Conductor inside capacitor check

  • #1

Homework Statement



An isolated conductor of thickness 'a' is placed between the plates of a parallel plate capacitor. Find the capacitance

Homework Equations



C = A/(4*pi*d)


The Attempt at a Solution



C1 = A/(4*pi*((d-a)/2))
C2 = A/(4*pi*((d-a)/2))

1/C = 1/C1 + 1/C2

Plugging in C1 and C2...

1/C = (8*pi*((d-a)/2)) / A

or

C = A / (8*pi*((d-a)/2)

If im understanding this correctly...the conductor divides the capacitor into two capacitors in series...if someone can confirm this i appreciate it. TIA.
 

Answers and Replies

  • #2
berkeman
Mentor
60,829
11,208

Homework Statement



An isolated conductor of thickness 'a' is placed between the plates of a parallel plate capacitor. Find the capacitance

Homework Equations



C = A/(4*pi*d)


The Attempt at a Solution



C1 = A/(4*pi*((d-a)/2))
C2 = A/(4*pi*((d-a)/2))

1/C = 1/C1 + 1/C2

Plugging in C1 and C2...

1/C = (8*pi*((d-a)/2)) / A

or

C = A / (8*pi*((d-a)/2)

If im understanding this correctly...the conductor divides the capacitor into two capacitors in series...if someone can confirm this i appreciate it. TIA.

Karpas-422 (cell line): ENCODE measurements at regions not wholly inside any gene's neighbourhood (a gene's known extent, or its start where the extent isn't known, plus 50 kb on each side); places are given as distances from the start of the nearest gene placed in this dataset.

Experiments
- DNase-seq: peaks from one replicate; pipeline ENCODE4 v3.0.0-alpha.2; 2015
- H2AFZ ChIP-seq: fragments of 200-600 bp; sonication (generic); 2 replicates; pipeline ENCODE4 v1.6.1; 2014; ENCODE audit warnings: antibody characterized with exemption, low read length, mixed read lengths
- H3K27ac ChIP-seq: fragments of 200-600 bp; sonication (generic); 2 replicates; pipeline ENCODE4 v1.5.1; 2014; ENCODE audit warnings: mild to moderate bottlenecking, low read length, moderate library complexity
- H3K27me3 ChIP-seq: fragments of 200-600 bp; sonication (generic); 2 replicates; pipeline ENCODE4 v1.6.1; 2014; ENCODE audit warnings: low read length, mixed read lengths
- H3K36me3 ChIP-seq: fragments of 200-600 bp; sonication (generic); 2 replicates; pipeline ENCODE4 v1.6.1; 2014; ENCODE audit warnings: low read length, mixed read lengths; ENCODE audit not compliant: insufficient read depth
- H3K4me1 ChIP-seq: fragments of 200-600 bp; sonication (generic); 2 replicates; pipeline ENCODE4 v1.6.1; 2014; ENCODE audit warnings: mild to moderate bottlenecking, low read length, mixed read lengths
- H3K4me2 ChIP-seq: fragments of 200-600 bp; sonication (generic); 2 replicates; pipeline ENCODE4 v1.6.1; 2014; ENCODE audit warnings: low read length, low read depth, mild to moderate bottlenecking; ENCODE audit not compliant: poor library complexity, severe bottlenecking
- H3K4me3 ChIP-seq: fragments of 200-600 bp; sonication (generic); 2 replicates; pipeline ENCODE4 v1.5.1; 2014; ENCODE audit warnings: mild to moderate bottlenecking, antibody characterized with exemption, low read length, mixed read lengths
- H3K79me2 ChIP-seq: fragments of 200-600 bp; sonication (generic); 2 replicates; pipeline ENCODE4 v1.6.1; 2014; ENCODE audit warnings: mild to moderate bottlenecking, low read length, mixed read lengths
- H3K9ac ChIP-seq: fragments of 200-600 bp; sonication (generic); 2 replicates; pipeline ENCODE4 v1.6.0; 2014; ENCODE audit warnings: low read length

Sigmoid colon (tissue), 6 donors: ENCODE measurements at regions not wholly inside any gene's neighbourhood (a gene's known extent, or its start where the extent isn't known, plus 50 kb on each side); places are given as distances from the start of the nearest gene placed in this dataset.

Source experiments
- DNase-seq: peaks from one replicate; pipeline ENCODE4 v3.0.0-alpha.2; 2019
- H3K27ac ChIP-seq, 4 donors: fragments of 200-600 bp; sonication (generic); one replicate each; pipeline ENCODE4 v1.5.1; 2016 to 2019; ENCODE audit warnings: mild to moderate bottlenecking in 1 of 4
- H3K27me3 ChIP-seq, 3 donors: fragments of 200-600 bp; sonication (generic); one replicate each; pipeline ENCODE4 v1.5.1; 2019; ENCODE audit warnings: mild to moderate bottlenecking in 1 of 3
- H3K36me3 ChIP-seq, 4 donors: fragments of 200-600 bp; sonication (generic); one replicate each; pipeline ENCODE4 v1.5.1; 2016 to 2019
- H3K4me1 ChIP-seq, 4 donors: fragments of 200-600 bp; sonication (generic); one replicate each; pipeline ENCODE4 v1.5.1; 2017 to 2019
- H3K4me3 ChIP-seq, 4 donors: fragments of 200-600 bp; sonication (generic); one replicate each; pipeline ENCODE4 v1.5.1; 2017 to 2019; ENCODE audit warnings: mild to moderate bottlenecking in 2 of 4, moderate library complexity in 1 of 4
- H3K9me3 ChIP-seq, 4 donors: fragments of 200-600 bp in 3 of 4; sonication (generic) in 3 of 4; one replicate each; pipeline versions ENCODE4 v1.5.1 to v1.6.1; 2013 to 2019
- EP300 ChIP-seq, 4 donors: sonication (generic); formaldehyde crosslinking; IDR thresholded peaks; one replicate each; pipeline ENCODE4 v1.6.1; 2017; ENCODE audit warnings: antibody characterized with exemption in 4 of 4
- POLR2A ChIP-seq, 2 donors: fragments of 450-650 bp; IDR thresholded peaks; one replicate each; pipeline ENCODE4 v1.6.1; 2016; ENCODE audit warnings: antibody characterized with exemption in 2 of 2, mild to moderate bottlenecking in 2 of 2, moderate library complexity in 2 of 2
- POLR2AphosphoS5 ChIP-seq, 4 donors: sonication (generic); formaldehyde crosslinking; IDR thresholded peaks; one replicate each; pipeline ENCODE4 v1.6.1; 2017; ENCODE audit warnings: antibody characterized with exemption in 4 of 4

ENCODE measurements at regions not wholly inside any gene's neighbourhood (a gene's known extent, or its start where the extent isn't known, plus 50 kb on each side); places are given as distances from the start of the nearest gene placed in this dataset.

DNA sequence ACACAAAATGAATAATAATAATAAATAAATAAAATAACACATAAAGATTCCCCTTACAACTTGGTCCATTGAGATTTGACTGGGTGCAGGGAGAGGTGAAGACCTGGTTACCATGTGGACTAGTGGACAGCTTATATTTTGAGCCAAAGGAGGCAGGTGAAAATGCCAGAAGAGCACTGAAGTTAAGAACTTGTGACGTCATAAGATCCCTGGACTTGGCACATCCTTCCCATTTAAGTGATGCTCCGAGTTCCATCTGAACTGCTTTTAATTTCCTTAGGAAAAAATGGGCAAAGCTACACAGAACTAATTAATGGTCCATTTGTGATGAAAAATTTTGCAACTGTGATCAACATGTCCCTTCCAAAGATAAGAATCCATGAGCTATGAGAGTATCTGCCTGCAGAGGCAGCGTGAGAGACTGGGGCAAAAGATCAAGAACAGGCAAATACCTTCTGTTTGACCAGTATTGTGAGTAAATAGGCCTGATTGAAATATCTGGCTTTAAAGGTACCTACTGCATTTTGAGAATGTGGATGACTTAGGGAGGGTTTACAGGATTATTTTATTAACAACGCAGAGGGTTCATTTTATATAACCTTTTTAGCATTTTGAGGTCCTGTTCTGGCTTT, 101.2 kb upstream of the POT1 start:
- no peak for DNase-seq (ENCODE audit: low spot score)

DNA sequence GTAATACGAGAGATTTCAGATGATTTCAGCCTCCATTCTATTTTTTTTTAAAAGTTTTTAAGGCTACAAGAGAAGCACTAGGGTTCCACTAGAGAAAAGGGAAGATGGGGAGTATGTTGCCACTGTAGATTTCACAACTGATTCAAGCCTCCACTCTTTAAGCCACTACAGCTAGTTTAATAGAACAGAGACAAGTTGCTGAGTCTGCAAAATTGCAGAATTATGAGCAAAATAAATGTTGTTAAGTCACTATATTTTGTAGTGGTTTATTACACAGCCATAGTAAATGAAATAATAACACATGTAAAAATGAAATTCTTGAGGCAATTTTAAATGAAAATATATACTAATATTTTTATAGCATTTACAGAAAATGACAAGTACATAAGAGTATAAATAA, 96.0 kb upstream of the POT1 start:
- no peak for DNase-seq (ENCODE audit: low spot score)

Yes, it does divide it into two capacitors in series, each with a higher capacitance. If the dividing conductor is infinitely thin, then the change in capacitance should be what?

BTW, I'm not familiar with the capacitance equation you are using. Is it the form that is used in advanced physics units? The engineering form that I'm used to is:

[tex]C = \frac{\epsilon A}{d}[/tex]

for a large thin capacitor (so edge fringe effects are negligible).
 
  • #3
The form i am using is just in CGS units...where the SI form is just divided by epsilon*4*pi I believe so that k = 1.

As the conductor thickness goes to 0, (d-a) will go to d, and the division by 2 will be negated by the factor of 8 as opposed to 4....so it will go back to the original equation.
 
  • #4
berkeman
Mentor
60,829
11,208
Thanks for the note about the cgs approach -- I was thinking that was the difference. And you are correct on the limit -- makes sense after all. It's a good way to check your equations, but it looks like you already knew that.
 
  • #5
Yes i did...thanks again for the check.
 

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